The QEP Committee did some research to discover if professor were using more or fewer short, medium and long writing assignments in classes. The results of the survey were shared with the group and there was extensive discussion about how long it takes to grade papers, how extensive the grading or marking up of the papers might be, etc. Quite candidly, I was not expecting much of interest from the discussion. It was nice to be wrong. First, it was quite interesting and exciting to be discussion classroom pedagogy. It is something I discuss with my daughters but I only have similar discussions with about four other faculty. Teaching is what we do but not something we talk about often. This was a good discussion. Second, we have a proprietary piece of software we call ICEBOX. It is a tool students can use to turn in papers. I have found it cumbersome and had not been an avid user. This discussion opened my eyes to some features, primarily a feedback button I had been ignoring, and I may find Icebox more friendly than in the past. This weekend I used the feedback feature and it will be interesting to hear if there is any response from the students.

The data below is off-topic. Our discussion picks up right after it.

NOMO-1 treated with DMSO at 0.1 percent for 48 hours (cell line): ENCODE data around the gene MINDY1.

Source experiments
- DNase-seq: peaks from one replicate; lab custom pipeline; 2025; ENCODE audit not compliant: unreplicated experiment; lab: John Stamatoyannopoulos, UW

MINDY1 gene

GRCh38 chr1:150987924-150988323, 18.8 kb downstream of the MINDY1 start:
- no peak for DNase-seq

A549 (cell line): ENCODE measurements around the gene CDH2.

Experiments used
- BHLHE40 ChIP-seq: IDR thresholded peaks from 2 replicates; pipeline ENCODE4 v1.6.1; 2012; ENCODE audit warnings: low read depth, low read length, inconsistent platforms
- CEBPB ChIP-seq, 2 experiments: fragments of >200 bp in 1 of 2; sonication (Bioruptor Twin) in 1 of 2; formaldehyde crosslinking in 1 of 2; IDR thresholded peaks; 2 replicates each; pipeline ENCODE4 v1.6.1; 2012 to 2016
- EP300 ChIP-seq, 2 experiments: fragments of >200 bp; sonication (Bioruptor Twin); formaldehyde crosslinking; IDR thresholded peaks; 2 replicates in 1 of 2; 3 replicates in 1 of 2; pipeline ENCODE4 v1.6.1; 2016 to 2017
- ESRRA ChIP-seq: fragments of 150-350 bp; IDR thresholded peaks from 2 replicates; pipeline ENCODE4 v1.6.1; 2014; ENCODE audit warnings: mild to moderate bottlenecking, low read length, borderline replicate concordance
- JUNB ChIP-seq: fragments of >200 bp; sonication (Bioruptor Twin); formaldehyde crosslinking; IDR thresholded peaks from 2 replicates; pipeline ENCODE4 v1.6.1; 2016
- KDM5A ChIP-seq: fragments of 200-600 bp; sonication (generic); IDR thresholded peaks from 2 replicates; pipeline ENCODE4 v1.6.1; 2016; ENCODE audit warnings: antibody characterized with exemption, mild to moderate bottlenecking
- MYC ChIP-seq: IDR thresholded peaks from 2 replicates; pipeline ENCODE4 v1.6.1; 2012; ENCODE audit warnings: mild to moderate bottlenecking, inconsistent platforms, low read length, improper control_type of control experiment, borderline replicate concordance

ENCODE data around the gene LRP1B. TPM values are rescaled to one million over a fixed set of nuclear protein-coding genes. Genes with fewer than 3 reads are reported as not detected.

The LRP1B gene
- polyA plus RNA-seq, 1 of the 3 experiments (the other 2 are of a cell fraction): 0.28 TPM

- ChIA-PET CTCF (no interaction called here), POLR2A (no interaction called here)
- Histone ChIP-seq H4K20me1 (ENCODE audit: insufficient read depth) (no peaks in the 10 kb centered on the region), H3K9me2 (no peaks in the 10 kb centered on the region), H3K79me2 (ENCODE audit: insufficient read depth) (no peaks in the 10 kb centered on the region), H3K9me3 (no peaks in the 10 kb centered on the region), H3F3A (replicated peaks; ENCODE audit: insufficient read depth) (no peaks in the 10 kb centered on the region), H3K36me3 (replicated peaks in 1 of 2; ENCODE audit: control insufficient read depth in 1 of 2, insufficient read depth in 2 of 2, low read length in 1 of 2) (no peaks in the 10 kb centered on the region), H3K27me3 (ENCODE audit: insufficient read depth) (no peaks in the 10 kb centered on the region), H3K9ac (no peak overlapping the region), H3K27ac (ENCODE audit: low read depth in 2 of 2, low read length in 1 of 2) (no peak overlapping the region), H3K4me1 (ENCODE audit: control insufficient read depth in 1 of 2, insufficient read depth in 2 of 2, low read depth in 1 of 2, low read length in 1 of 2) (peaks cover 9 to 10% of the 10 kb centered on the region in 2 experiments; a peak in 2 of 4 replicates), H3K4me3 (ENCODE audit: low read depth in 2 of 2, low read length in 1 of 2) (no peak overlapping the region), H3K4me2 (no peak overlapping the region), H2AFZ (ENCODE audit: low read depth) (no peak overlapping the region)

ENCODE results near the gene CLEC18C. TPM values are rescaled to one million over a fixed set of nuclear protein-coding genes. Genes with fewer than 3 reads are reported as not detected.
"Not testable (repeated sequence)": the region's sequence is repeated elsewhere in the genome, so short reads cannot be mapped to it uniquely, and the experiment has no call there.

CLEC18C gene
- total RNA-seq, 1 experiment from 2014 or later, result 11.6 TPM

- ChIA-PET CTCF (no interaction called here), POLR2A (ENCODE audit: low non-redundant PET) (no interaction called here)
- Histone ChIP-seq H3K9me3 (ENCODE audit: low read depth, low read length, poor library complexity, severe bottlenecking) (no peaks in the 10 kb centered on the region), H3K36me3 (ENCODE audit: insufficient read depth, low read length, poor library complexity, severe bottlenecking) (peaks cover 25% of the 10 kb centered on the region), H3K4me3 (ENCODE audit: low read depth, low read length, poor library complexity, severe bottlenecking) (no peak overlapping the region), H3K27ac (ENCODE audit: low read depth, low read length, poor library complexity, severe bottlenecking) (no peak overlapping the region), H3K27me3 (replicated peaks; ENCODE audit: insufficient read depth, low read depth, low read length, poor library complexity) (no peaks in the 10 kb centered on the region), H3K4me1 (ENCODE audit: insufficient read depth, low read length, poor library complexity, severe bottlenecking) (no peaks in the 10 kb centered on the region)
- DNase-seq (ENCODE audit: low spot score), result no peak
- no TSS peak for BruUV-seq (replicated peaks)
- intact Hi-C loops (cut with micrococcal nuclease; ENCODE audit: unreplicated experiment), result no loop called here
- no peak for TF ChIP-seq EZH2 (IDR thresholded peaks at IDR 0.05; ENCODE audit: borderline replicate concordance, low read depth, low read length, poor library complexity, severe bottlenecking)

There is another opportunity coming this week to learn more about writing in the classroom. A professor from Georgia State is going to lead a "learn-at-lunch discussion. Dean Pat Lincoln distributed an article that he wrote and his ideas are pretty much in line with mine. He talks in his article about the different reasons for writing and points out that teaching basic composition and expecting students to become great scientific paper writers makes little sense. I see this all the time in Writing for the Media. When we start working on news stories and forms like the inverted pyramid the students have to unlearn techniques that have made them successful in other classes. The early weeks when we approach this different structure of writing is somewhat frustrating for the students. I purposely do not grade for the first several weeks because I don't want them getting so frustrated they stop trying. About a week ago there was one of those quick rewards when a student said, "Hey, I am getting better at this news writing stuff." She was right, the continued effort has gotten her to the point where she puts together a pretty decent news story.